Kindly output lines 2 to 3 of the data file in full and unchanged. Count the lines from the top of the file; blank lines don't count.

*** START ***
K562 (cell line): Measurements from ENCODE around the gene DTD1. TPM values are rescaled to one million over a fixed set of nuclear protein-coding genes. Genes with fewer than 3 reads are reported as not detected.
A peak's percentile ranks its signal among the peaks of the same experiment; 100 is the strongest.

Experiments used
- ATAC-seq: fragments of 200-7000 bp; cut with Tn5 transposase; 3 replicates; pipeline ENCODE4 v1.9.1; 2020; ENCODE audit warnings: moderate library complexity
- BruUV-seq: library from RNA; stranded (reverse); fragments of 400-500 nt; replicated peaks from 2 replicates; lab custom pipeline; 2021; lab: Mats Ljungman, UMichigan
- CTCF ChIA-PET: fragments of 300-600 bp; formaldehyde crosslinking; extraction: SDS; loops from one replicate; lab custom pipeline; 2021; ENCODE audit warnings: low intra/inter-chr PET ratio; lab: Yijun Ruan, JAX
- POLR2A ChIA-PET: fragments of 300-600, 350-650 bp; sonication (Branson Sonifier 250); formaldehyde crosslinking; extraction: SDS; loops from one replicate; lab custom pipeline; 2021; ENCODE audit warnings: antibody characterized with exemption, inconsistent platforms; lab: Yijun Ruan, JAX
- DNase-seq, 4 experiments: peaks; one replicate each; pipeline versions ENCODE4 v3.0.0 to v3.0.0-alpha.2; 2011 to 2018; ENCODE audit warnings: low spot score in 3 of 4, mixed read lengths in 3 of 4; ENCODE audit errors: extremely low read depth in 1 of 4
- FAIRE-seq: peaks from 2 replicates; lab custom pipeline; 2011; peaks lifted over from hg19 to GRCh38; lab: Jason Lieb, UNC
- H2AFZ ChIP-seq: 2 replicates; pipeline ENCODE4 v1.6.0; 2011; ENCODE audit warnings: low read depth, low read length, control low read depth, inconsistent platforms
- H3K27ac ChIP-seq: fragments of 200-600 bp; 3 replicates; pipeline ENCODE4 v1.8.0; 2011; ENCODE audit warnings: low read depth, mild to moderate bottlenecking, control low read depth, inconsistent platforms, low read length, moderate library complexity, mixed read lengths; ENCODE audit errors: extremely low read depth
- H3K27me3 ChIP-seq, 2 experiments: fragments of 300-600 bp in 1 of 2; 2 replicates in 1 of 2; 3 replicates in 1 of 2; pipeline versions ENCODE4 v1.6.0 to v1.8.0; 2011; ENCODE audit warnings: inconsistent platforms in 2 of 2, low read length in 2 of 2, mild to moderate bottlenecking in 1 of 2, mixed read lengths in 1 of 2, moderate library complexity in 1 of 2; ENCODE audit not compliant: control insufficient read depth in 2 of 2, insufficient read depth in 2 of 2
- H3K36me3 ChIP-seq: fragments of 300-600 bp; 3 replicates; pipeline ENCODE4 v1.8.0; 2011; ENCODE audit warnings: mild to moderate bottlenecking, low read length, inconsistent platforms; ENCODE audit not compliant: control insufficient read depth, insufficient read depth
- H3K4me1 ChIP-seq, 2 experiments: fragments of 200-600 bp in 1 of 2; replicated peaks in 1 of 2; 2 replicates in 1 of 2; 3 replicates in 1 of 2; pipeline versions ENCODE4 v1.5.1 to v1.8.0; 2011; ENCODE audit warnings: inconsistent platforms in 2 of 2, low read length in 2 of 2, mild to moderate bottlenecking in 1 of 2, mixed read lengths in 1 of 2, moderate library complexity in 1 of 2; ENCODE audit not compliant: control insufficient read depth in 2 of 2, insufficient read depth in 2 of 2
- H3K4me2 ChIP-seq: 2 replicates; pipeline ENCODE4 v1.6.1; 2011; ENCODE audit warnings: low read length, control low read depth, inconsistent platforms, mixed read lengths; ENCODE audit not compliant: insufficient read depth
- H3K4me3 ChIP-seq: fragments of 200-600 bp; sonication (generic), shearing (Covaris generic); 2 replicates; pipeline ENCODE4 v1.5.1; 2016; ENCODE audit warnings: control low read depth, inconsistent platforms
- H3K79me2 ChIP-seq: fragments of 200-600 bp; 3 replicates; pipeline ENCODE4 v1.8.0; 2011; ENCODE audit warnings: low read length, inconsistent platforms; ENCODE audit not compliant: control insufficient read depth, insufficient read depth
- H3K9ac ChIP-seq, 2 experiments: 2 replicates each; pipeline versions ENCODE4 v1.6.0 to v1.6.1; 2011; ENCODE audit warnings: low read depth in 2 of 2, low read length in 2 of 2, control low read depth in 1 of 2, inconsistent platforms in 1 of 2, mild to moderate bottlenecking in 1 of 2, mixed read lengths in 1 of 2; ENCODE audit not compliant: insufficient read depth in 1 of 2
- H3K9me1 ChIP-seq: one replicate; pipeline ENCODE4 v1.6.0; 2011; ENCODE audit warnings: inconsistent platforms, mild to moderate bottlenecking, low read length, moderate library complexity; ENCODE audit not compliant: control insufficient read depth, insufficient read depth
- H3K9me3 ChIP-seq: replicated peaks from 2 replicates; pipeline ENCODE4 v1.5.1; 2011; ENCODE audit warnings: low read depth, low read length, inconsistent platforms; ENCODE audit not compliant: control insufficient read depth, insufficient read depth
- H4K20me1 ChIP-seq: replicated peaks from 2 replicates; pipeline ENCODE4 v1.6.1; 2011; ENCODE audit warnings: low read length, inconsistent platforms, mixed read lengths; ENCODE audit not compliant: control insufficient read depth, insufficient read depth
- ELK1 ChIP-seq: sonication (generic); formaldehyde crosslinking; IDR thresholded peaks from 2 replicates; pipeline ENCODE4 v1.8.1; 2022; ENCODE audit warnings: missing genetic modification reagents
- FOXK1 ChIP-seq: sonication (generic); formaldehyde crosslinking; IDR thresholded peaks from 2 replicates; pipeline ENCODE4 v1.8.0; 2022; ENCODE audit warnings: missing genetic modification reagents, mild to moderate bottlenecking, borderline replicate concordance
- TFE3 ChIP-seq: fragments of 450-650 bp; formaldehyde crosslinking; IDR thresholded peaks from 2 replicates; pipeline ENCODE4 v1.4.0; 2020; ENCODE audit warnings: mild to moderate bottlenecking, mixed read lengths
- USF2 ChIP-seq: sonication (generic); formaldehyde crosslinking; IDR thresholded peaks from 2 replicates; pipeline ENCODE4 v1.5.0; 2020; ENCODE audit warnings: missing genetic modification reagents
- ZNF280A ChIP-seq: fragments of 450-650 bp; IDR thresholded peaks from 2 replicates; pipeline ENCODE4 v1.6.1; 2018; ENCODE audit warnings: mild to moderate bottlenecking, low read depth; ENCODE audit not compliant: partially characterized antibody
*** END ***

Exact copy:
A peak's percentile ranks its signal among the peaks of the same experiment; 100 is the strongest.

Experiments used